The other film, which is generally felt to be one of Ray’s lesser works, is Kapurush-O-Mahapurush (The Coward and the Holy Man) – a double bill of two short films, of which the second one (Mahapurush) is generally considered to be a rather weak adaptation of a landmark work of Bengali literature.

Of course, my problem is that I liked Mahapurush (the film) way too much and feel more than a little surprised at the rather cavalier attitude towards the film, shared by critics and some of the viewers as well. In fact, one comment to this effect is the reason behind this post – which is an attempt to defend Mahapurush’s stature as a great comedy as well as a brilliant adaptation equaling, if not surpassing, the original, which is a novella by Parashuram (Birinchi Baba). It has an extremely contemporary theme, that of the Indian social dependence on gurus and the large number of con-men in this field.

It tells the story of a god-man who lands up at the household of an affluent lawyer, spins a web of fantastic stories and looks to usurp the lawyer’s mansion as his ashram and the entire family as his disciples. The spanner in the works comes in the form of a suitor of the lawyer’s daughter, who sees the Baba as a serious threat to his romantic pursuits. His group of friends – who are more than a little appalled at the Baba’s tall tales – join to expose the Baba.
Apart from the Baba – brought to life on screen with great panache by Charuprakash Ghosh – the story had a series of excellently executed cameos. The Baba’s disciples, the friend circle of the suitor and even the smallest of characters were brilliantly cast and performed. The biggest addition to the film is probably the character of the Baba’s assistant (which is insignificant in the book), which is played on screen by one of Bengal’s finest comedians – Robi Ghosh.

In any story about a conman, there can be two parts.
The first part is the build up of the conman’s stories, which establish his aptitude and attitude. The second part is the puncturing of his spell by the hero(es). In the film, Ray inserted a very humourous third part in between, which was the hatching of the plan after seeing the conman in action. Here, the central character acknowledges the talents of the god-man as a erudite, intelligent super-actor. Somehow, this scene reminded me of Sherlock Holmes describing Moriarty as one of the most intelligent men ever. And indeed, Birinchi Baba was no ordinary mortal. For somebody who had seen Nebuchadnezzar as a nabalok!

I think the film did a great job of translating the verbal humour of the film into visual elements and this led excising some of the great one-liners from the book. Obviously, this rankled for anybody who had read and loved the novella (including me). But when you see the quality of the additions, the deletions become more acceptable.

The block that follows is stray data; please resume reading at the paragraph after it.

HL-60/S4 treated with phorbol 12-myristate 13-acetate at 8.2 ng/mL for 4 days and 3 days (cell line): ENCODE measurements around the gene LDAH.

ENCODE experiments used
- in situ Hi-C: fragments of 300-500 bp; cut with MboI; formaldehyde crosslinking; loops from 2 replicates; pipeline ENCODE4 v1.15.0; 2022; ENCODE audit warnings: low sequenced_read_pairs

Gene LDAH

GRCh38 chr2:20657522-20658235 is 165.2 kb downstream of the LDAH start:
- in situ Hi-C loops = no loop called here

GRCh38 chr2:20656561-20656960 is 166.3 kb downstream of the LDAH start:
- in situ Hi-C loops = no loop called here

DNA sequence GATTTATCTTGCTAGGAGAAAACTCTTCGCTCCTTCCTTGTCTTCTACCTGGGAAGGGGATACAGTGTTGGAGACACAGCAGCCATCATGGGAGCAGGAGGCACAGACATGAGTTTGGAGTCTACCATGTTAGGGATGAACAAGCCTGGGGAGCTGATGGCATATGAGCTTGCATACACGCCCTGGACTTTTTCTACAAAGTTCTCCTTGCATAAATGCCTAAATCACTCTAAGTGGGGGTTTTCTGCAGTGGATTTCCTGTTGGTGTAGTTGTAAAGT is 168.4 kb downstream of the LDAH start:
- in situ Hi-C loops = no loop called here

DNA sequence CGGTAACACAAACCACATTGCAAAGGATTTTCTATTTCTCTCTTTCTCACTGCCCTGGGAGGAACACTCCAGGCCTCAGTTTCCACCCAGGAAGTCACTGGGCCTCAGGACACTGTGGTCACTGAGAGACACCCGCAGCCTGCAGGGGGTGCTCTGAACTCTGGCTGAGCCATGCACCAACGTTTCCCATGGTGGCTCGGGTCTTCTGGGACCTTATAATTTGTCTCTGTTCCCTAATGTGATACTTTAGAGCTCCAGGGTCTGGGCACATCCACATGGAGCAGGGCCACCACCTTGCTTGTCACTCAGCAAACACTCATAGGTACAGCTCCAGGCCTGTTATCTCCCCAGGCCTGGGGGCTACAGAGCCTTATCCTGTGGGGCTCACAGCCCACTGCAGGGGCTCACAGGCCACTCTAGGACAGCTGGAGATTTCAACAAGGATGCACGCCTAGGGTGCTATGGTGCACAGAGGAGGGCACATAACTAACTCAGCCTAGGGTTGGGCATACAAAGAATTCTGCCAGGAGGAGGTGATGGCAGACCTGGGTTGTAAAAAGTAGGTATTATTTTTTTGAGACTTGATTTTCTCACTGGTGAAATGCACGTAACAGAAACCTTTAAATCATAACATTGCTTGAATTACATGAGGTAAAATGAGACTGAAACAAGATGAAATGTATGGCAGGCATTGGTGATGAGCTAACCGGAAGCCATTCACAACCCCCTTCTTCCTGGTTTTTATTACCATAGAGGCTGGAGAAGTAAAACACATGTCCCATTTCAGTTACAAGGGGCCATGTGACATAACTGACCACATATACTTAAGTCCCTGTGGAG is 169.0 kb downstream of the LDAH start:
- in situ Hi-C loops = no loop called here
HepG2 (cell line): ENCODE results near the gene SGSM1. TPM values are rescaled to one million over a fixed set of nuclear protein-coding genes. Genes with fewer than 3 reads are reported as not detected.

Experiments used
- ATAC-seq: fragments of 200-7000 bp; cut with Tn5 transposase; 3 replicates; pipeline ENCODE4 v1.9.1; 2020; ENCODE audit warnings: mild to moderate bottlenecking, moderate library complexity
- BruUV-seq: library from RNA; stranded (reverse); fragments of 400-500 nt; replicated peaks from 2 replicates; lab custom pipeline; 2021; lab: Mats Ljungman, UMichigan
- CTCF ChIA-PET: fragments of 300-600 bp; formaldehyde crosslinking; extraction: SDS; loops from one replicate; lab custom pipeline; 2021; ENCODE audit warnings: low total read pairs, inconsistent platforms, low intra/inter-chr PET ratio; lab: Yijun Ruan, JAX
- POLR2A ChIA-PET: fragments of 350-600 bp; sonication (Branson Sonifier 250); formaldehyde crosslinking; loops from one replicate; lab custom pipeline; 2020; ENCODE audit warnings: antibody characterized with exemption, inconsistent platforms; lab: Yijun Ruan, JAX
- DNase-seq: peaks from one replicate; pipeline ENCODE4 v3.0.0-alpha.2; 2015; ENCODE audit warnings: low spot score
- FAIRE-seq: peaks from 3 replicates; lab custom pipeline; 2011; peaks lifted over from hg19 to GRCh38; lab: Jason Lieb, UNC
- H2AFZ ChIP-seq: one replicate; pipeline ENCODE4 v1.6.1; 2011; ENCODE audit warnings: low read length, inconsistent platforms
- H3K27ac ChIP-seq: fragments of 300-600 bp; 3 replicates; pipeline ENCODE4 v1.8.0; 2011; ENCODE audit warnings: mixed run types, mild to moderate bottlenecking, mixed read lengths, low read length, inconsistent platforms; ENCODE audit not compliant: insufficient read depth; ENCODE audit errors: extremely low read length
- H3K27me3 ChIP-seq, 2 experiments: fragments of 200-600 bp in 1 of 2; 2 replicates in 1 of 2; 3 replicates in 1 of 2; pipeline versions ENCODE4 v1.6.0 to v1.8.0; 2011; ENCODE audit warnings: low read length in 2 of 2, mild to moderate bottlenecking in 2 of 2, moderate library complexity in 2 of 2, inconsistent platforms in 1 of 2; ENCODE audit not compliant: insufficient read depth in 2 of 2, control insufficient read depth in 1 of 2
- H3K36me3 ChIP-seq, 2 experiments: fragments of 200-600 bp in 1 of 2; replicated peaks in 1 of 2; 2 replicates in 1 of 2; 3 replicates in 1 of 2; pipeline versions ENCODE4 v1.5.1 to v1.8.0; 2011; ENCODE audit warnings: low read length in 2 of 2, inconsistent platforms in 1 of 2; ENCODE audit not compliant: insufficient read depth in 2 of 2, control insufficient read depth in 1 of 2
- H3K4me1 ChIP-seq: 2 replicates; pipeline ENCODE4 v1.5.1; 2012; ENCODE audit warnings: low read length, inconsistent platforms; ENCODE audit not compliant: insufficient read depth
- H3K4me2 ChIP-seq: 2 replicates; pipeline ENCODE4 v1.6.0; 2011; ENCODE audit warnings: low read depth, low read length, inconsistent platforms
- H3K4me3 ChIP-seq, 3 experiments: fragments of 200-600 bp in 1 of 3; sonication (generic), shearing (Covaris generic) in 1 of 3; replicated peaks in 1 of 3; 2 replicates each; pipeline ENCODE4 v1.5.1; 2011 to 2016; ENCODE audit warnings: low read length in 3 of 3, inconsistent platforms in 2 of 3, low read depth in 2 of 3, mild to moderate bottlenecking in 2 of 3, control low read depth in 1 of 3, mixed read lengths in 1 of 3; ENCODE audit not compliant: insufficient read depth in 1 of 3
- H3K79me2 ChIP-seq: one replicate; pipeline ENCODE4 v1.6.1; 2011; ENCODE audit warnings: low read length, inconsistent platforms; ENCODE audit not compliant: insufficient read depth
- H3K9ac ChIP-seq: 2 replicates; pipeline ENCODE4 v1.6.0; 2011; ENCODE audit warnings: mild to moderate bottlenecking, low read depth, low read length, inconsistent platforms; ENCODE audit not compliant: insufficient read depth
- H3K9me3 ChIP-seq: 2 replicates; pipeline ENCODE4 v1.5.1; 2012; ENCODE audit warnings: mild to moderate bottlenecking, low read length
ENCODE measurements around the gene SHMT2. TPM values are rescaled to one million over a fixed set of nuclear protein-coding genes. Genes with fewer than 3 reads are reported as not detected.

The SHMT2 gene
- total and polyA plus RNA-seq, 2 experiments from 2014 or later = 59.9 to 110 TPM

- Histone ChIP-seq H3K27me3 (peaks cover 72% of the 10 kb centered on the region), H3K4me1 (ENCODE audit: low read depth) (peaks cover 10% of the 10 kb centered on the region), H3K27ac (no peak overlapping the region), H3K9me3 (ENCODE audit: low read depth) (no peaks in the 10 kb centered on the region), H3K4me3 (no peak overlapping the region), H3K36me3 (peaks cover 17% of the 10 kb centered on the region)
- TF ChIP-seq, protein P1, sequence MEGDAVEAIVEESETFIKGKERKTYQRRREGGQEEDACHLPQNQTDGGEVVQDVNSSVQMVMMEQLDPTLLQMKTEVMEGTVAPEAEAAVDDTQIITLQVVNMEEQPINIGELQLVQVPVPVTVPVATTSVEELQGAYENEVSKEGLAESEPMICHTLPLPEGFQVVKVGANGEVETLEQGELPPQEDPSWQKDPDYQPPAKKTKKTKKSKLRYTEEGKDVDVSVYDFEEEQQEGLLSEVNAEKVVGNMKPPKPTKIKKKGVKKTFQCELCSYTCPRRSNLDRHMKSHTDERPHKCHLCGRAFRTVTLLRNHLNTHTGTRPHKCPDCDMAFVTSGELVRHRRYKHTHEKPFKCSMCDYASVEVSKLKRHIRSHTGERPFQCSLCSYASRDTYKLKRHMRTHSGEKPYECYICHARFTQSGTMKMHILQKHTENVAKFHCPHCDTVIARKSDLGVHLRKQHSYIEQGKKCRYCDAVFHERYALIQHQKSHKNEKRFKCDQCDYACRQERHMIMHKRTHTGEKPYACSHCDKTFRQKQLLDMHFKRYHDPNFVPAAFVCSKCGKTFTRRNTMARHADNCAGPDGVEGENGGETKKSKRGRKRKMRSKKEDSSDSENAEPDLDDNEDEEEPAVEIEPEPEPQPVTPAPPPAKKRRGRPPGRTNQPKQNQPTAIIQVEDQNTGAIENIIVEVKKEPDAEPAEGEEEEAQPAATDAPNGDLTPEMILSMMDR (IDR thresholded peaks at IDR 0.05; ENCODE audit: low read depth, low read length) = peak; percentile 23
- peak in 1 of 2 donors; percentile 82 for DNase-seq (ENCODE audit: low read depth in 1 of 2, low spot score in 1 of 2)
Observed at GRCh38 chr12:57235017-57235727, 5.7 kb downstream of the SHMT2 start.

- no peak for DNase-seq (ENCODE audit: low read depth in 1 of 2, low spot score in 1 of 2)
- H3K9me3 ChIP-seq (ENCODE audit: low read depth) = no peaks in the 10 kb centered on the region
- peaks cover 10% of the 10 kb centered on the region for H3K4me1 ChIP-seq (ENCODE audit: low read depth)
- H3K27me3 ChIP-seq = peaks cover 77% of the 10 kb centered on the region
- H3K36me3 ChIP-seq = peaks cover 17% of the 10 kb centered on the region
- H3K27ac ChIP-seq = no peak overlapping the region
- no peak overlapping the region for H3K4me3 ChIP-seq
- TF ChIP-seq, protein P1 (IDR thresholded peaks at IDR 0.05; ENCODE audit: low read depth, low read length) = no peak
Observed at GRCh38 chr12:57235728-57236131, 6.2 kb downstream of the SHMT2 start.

The book had a perfunctory sentence to declare that the renowned advocate (identified as Buchki’s – the ‘heroine’s - father) had taken up a guru. The context in the book was a discussion between a group of friends on the proliferation of god-men in the country. While the descriptions of the various kinds of Babas were hilarious, they were essentially word sketches and translating them on screen would have meant having reams of dialogue or depicting them live (leading to long running times devoted to peripheral elements).
Instead, Ray chose to write a scene (not in the book) in which the Baba meets the lawyer and his daughter on a train and they get completely taken in by a psychological trick. The Baba made him believe that the Sun rose that morning because of him!
Every one of Baba's tall stories was presented in a different style, with perfect visual buildup that one is forced to hang on to every word. Be it Eisntein's consultation with the Baba or having roast hippos for lunch - the stories come thick and fast.

Mahapursh - despite critics feeling contrary - is, in my humble opinion, a great comedy as it follows all the requirements of one. A tight plot, brilliantly performed ensemble roles, snappy one-liners and a rousing climax. The film does a perfect job of threading together all the visual elements of a cult classic.

And if that was not enough, there is the ultimate depiction of the transience of NOW.
Imagine your right index finger to be the indicator of past and the left index finger depicting future. The right index moves clockwise and blazes away. The left index moves anti-clockwise and hurtles towards you. The point at which they meet is the present - Now. You cannot catch it. You cannot stop it. It comes and goes in a flash.
Those who have read A Brief History of Time would remember the two cones of past and future, with their vertices meeting at present. Only, Birinchi Baba said it about two-and-half decades earlier. And yes, while you are at it - you might as well try moving your right hand in a clockwise direction and the left hand anti-clockwise - simultaneously!

The greatest cinematic genius this country has ever produced wrote novels, drew pictures, designed book covers, invented fonts, composed music, designed costumes & sets, translated, made advertisments - and as the index-finger-rotation-in-opposite-directions suggests, was not behind a few parlour tricks either.
And 87 years on, they still don't make 'em like that any more!